Friday, December 18, 2015

SHARMAN QUITS: Excessive Use of Force Led to Demotion

If the victim of the excessive force incident were a white middle school child, from privileged parents, the Dean would have been indicted.  Thanks to the School Board and Superintendent for doing the right thing -- while a few racists ululate, using words like "animalistic" and "thug" to describe the victim, "beating" to describe what the victim deserved, and lynching" to describe the due process vindicating student rights to be free from excessive force. The victimizer, PETER SHARMAN, has retired. Good riddance. He acted like a bully, and no one likes a racist bully. Blowing whistles, barking orders, mistreating and manhandling students, declaring a "riot" -- these are the actions of a bully. No longer will anyone at Sebastian Middle School have the title of "Dean." Good call. Enough bullying. Let kids be kids.

Sebastian ex-dean Sharman opts for retirement over returning to school district

Posted: December 17, 2015 - 11:43pm | Updated: December 17, 2015 - 11:45pm

DARON.DEAN@STAUGUSTINE.COM Peter Sharman, former Sebastian Middle School dean of students, is cross-examined while on the witness stand during a school board hearing Wednesday afternoon, December 9, 2015.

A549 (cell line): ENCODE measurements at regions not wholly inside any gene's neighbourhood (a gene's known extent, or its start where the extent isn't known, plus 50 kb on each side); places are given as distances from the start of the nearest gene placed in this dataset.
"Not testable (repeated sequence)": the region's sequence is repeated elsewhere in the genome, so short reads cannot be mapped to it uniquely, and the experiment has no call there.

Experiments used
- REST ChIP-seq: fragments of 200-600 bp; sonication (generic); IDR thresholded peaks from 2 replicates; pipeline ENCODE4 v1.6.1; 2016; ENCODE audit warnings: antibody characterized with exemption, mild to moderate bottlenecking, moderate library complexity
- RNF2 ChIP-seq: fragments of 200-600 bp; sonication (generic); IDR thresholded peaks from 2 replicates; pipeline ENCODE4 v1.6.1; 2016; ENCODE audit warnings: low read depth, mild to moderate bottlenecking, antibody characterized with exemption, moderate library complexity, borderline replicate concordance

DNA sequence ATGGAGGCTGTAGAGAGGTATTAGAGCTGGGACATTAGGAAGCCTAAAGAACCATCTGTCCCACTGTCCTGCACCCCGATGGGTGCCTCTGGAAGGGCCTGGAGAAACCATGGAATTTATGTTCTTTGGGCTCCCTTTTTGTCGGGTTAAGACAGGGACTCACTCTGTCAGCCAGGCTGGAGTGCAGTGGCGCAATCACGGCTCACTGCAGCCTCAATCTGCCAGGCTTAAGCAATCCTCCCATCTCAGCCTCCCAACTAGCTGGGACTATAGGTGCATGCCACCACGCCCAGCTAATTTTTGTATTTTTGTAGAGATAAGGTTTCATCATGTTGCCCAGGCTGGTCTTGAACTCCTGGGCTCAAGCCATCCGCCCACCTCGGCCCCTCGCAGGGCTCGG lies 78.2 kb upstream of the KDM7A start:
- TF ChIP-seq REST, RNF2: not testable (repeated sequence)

Peter Sharman, the embattled former dean of students at Sebastian Middle School, has declined the option of returning to the St. Johns County School District.

Sharman sent a one-sentence letter Tuesday to Cathy Hutchins, associate superintendant of human resources, informing her of his intent to retire.

“Please accept this letter as official documentation of my intent to retire effective immediately and advise of any further action that needs my attention to facilitate this process,” he wrote.

Sharman had challenged the school district’s recommendation to terminate him for his use of physical force while removing a student from the school cafeteria on Sept. 16 — with mixed results.

The St. Johns County School Board decided unanimously on Dec. 9 that Sharman should not be terminated but that Superintendent Joe Joyner was more or less justified in his outrage over the incident.

The board suspended Sharman without pay for the rest of the semester and recommended he be reassigned to another school or facility in a position of Joyner’s choosing.

Christina Langston, spokeswoman for the school district, said Sharman had been offered a position at Gamble Rogers Middle School as a seventh-grade exceptional student education teacher — along with additional training — the same day as his letter of resignation.

A phone call placed to Sharman for comment Thursday afternoon was not returned.

In Sharman’s absence, Kristin Bozeman, who had served as assistant principal at St. Augustine High School from 2011 to 2015, was made an assistant principal at Sebastian.

“Instead of a dean we have two assistant principals there, and they’re splitting the discipline,” Langston said.

She said that move is not considered temporary and that the school district is not seeking a new dean of students for Sebastian at this time.